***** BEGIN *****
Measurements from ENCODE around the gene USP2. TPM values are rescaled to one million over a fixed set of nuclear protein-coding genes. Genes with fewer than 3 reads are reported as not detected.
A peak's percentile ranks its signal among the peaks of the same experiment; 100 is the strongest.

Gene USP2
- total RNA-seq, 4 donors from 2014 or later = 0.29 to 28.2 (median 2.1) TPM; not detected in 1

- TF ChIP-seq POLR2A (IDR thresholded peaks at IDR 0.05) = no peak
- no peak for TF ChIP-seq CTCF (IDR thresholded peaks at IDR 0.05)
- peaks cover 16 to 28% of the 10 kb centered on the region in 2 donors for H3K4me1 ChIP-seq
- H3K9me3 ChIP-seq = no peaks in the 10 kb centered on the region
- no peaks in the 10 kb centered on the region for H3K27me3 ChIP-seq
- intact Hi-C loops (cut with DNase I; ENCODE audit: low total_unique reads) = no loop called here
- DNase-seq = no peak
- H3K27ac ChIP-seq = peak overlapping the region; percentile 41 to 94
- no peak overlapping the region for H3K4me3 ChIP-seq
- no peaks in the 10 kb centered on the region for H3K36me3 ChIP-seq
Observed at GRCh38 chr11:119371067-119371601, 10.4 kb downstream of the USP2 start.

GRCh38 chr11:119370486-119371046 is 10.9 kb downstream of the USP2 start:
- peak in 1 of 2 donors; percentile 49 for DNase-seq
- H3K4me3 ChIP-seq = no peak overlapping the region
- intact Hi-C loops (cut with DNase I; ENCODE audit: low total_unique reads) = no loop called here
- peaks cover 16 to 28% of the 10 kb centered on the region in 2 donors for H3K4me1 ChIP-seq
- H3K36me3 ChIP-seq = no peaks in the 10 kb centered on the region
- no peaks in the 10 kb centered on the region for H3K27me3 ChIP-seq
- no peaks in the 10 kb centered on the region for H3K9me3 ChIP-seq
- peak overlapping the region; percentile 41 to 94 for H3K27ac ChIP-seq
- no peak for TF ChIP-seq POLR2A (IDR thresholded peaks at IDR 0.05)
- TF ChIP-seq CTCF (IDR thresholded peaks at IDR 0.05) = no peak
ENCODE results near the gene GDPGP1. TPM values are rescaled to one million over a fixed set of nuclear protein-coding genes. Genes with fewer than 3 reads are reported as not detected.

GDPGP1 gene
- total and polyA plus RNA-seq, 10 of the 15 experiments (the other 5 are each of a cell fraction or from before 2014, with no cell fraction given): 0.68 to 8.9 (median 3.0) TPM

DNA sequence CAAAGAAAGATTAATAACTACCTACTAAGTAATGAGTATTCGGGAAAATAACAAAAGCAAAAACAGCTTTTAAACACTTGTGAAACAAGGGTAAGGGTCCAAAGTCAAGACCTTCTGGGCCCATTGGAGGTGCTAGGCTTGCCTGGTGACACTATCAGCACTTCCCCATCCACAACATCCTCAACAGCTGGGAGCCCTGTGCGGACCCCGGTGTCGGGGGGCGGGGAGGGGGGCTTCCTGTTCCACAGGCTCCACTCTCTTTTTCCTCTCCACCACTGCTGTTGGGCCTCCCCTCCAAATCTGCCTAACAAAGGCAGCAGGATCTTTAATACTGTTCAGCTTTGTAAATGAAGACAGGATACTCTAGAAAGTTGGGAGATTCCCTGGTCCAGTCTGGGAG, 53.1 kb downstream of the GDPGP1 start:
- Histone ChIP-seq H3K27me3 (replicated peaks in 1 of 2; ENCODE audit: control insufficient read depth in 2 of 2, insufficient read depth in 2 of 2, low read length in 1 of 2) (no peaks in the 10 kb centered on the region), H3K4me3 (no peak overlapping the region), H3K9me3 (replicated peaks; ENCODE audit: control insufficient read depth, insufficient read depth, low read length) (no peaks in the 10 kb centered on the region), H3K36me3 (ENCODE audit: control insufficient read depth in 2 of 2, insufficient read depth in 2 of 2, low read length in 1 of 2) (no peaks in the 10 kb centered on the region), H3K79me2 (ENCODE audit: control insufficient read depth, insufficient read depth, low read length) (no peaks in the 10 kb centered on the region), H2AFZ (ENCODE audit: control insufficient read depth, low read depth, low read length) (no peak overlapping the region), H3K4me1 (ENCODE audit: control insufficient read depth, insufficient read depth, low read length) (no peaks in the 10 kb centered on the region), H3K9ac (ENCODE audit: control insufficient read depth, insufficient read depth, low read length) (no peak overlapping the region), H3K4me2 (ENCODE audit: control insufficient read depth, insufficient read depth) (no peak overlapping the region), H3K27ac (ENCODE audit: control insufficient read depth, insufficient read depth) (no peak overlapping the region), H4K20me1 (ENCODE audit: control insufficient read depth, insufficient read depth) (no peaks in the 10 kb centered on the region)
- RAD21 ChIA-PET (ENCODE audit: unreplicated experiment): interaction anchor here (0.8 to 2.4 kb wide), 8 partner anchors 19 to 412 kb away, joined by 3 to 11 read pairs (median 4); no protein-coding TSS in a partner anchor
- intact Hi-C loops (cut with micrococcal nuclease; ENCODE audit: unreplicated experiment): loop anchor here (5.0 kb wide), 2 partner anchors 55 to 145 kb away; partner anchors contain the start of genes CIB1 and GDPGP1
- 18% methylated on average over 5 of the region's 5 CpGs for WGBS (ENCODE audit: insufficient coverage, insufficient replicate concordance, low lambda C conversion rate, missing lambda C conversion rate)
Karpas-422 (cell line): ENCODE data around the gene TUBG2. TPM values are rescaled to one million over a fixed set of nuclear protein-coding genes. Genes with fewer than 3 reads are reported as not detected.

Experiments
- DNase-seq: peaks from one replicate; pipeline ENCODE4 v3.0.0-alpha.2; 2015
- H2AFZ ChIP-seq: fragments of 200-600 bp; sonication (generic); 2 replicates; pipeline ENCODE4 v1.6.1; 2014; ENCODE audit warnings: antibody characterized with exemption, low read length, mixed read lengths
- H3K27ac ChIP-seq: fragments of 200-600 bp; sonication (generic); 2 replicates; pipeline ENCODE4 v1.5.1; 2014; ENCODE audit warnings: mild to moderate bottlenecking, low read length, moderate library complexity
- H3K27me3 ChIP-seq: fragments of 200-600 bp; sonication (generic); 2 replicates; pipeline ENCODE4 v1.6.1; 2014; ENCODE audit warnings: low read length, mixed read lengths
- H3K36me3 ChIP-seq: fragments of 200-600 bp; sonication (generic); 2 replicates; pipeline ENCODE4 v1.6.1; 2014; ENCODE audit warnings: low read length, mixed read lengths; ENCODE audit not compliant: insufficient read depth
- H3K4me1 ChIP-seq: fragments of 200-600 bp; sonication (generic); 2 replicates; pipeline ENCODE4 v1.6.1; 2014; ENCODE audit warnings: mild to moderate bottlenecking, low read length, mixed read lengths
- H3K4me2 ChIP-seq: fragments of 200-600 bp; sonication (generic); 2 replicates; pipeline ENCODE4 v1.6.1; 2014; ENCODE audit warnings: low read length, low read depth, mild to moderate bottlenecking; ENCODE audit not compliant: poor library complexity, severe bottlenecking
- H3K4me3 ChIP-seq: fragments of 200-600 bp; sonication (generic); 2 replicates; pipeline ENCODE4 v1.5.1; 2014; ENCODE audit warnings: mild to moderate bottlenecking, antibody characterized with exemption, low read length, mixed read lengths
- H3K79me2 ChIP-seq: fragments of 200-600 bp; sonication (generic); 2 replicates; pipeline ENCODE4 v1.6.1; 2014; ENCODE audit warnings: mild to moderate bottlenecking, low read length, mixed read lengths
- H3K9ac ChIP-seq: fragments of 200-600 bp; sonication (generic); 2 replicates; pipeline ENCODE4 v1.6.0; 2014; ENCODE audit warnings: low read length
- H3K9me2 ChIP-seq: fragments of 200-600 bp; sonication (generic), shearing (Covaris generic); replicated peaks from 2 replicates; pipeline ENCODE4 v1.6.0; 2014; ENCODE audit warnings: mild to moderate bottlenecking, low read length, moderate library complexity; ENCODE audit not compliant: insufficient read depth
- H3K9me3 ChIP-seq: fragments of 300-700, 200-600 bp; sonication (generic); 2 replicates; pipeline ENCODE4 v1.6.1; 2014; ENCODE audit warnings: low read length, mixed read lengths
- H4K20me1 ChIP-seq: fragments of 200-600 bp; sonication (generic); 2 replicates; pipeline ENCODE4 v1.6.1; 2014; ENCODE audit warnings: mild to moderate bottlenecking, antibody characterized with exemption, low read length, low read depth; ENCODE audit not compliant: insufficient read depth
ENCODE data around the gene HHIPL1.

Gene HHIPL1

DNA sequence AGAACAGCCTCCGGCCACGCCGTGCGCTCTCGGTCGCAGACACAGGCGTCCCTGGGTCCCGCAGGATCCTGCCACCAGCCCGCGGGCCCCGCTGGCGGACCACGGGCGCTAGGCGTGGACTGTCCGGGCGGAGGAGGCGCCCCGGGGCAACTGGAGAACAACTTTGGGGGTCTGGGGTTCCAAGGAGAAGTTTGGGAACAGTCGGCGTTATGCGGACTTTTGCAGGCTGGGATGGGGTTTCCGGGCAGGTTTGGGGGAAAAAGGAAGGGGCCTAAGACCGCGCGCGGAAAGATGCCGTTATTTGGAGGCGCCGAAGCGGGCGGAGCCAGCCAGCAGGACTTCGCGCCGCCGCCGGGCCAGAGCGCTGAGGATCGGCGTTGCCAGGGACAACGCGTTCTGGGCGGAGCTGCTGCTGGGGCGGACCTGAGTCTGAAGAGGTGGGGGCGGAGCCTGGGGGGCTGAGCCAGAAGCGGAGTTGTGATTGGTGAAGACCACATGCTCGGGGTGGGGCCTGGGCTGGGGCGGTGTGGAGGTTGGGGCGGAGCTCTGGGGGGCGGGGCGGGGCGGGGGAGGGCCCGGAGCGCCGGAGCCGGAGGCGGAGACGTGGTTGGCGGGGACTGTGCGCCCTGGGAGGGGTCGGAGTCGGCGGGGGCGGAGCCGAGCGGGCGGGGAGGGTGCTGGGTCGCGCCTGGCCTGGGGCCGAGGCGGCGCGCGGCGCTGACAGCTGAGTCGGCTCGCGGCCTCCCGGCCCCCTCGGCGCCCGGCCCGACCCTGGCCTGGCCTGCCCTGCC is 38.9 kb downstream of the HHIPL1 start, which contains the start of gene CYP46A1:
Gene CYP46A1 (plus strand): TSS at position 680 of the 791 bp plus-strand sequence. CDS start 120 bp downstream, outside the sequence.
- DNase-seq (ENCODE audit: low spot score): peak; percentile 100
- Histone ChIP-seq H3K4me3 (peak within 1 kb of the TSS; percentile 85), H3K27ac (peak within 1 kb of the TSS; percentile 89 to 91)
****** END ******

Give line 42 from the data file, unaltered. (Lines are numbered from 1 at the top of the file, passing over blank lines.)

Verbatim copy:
- H3K4me1 ChIP-seq: fragments of 200-600 bp; sonication (generic); 2 replicates; pipeline ENCODE4 v1.6.1; 2014; ENCODE audit warnings: mild to moderate bottlenecking, low read length, mixed read lengths